top of page
  • Writer's pictureCraft Cotton Co

Sugar Almond Colours in an Apple Core Quilt

This is a sweet little quilt and it can be made in a variety of sizes depending on the template that you use. This quilt has been made using an Accuquilt die and cut on an Accuquilt Go machine. It is quite a large die and because of that it was quite quick to make the quilt. If you can get access to a die cutting machine and an apple core die, you will have this ready in a flash. Alternatively you can purchase these templates quite easily or, you can make your own template by doing this:

Make an Apple Core Template:

Find a plate with a diameter the size you want your template to be. Put this onto a sheet of paper and draw around the plate.

Cut this circle out.

Fold this paper in half and then in quarters and run your finger along the folds to make a sharp crease. Open the paper and turn the circle to face you so the cross looks like an ‘X’.

Now use the plate again and slide it between the ‘X’ marks to take a ‘bite’out of the circle shape. Slide your plate until the edges meet the top and bottom of the X and mark the inside line (It makes a concave shape) repeat on the other side so the shape is symmetrical. Cut along the lines marked on the inside of the X and it reveals an ‘apple core’ template.

Remember that when you sew this in place, the seams will take away 1/4′′ on all sides so take this into consideration when using a plate or other object for your circle.

Cut out the green shape and that is your apple core template.

Remember that you need ¼” seams so be sure to take account of that measurement when you plan your template.

All the curves are exactly the same size.

Use the template with the tutorial or if you have another apple core template use that, you will need to calculate what fabric you need based on the size of the template and also remember to calculate for wadding, backing and binding.

Apple Core is a curved template with curved seams on every side, it is an organic shape and as most sewing is done in straight lines, this is different, so take your time and enjoy.

Arm yourself with lots of pins and match two pieces top curve to middle curve. Find the centre and work out towards the ends. If there are any notches or points on your template, make sure you match these up as it will make it so much easier. Sew with a medium length stitch and check that the curve lies flat when you open the two pieces. Finger press or iron the seam to one side, do not open the seam as it may weaken it.

The shapes go together like this:

Start by connecting the core’s in two’s. Then sew these together and begin to create rows of core shapes until it is wide enough. Make another full-length row then join it to another row. You need to note which shapes fit together to commence the row, they all intersect on either a horizontal or vertical curve, just match them up. Keep doing this until you have a quilt top that is both long and wide enough for your purpose. You can prepare the quilt top according to the pattern design of your choice. It is vital that you keep to a ¼”seam throughout. Iron each row as you go along and if necessary unpick and sew the seam again to ensure there are no puckers or pleats. Do not proceed if the seam does not lie flat you will be upset with yourself if you do!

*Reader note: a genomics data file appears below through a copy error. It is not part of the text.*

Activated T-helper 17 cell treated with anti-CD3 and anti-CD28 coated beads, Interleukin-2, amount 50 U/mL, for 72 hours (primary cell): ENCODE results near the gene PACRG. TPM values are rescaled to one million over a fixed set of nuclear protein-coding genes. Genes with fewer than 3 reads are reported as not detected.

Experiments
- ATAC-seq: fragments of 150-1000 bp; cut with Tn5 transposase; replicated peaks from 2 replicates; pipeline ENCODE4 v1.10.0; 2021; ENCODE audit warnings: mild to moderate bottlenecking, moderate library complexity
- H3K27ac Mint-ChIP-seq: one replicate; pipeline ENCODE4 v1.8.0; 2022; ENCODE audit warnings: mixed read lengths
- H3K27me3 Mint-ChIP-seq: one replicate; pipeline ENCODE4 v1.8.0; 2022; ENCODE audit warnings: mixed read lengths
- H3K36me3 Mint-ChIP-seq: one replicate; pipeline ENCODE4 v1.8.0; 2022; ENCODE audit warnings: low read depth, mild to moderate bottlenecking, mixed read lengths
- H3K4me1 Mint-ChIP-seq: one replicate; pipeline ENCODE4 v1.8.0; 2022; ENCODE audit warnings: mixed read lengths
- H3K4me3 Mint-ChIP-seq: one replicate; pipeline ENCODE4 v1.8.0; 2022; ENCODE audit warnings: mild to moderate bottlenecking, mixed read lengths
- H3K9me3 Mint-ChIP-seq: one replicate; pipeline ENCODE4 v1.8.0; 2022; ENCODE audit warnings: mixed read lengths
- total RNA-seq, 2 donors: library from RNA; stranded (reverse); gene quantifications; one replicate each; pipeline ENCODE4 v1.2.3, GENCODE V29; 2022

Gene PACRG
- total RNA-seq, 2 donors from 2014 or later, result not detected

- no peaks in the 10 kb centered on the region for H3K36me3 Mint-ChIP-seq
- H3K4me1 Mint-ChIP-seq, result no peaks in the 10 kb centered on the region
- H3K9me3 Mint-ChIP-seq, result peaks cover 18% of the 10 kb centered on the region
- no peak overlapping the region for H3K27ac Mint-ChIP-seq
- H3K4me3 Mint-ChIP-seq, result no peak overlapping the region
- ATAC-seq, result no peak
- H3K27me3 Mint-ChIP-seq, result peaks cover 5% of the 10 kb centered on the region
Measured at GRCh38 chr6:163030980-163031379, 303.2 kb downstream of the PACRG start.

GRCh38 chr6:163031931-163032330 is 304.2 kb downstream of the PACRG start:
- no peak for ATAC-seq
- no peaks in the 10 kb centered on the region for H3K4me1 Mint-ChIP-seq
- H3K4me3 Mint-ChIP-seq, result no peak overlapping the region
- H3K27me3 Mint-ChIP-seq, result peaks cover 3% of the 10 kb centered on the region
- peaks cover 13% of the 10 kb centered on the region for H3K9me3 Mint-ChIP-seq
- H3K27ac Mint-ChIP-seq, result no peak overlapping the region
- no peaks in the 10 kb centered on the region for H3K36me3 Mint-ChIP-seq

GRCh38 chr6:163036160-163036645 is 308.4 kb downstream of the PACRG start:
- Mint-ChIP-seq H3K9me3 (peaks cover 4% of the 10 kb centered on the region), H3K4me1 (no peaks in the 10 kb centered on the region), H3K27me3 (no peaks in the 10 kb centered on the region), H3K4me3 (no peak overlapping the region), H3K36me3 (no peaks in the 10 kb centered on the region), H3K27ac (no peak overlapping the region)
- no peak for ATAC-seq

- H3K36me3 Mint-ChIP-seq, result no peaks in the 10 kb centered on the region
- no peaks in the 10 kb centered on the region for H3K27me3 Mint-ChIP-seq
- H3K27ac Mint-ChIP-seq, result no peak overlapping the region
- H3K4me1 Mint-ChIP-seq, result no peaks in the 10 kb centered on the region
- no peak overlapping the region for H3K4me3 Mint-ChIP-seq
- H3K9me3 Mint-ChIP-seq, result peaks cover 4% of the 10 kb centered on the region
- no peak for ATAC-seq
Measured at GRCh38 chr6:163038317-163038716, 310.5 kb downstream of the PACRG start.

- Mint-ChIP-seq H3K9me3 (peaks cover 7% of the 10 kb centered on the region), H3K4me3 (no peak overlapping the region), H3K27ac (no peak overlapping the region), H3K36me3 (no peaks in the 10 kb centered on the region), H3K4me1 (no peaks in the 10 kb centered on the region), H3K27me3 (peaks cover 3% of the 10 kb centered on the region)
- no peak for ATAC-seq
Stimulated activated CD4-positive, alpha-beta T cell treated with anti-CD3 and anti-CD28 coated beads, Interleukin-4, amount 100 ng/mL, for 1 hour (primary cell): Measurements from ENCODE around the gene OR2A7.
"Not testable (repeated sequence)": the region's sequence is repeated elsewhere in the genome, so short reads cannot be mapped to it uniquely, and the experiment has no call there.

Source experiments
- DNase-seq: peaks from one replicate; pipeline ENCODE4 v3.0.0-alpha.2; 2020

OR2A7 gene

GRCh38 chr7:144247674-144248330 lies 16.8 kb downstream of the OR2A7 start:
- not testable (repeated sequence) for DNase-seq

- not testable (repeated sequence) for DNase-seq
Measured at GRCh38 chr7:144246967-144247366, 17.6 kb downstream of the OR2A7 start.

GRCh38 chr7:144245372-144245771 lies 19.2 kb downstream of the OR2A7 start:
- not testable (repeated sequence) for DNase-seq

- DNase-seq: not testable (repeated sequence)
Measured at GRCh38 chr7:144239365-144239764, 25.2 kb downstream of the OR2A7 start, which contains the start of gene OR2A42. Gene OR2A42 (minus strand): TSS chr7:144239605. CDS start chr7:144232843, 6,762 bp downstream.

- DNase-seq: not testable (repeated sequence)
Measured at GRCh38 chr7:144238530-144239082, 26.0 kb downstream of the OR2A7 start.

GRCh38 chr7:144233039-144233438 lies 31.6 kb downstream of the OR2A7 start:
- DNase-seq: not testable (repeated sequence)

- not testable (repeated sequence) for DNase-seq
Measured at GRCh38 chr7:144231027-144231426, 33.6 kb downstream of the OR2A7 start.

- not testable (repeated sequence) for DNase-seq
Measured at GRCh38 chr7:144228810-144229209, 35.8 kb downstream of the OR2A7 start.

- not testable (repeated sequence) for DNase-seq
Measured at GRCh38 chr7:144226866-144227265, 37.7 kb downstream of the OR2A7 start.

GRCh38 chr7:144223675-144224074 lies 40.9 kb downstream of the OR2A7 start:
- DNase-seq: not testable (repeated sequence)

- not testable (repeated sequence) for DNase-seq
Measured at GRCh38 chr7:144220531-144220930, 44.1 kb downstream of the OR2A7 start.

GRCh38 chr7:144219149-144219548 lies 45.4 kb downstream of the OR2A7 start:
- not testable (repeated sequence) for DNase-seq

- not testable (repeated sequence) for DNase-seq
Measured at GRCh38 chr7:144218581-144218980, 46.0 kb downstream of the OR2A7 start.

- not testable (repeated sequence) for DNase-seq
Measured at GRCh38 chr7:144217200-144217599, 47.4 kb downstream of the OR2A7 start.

Once your quilt top is complete, iron it well, you may want to put some spray starch on it to keep it crisp. Place the quilt top on a flat surface. Lay the wadding on top, it should be at least 1”larger all round. These layers need to be basted together. You can use spray glue or pins or tacking stitches. Take time and ensure there are no wrinkles in the top layer. The backing needs to go on top of the wadding, again use whatever method of basting suits you best. I tacked my layers and checked they were flat. Take the quilt and sew these 3 layers together. You can sew a row of stitches between the core shapes (quilt in the ditch), or as I did - echo quilting, which is sewing a line of stitching inside the core shape on every shape. This photo shows the back of the quilt and the outlines of all the ‘cores’.

This photo shows the echo quilting and the tacking that holds all the layers together until the quilt is stable and it is then removed. Quilting is done with a medium length stitch and it can be a matching colour thread or a contrasting thread. The bobbin thread can again be a different colour or whatever is best suited to how you want the quilt to look.

The quilt needs to be trimmed and prepared for binding. Binding can be standard ‘off the roll’ or made to match. I cut 2¼”strips on the bias because of the curvy shape of the quilt; the bias strips have a degree of stretch and are easier to work with. The strips were joined on an angle and I ironed into a standard twofold bias strip. Pin or tack the binding onto the quilt, sew the binding in place with a ¼”seam. Take time doing this, there are many curves to be sewn and the binding has to be kept straight and neat. Close the binding and finish the closing seam. Once the binding has been sewn to the front, flip the quilt and hand sew the binding to the back to complete the quilt.

Press the binding and give the whole quilt a final press.


bottom of page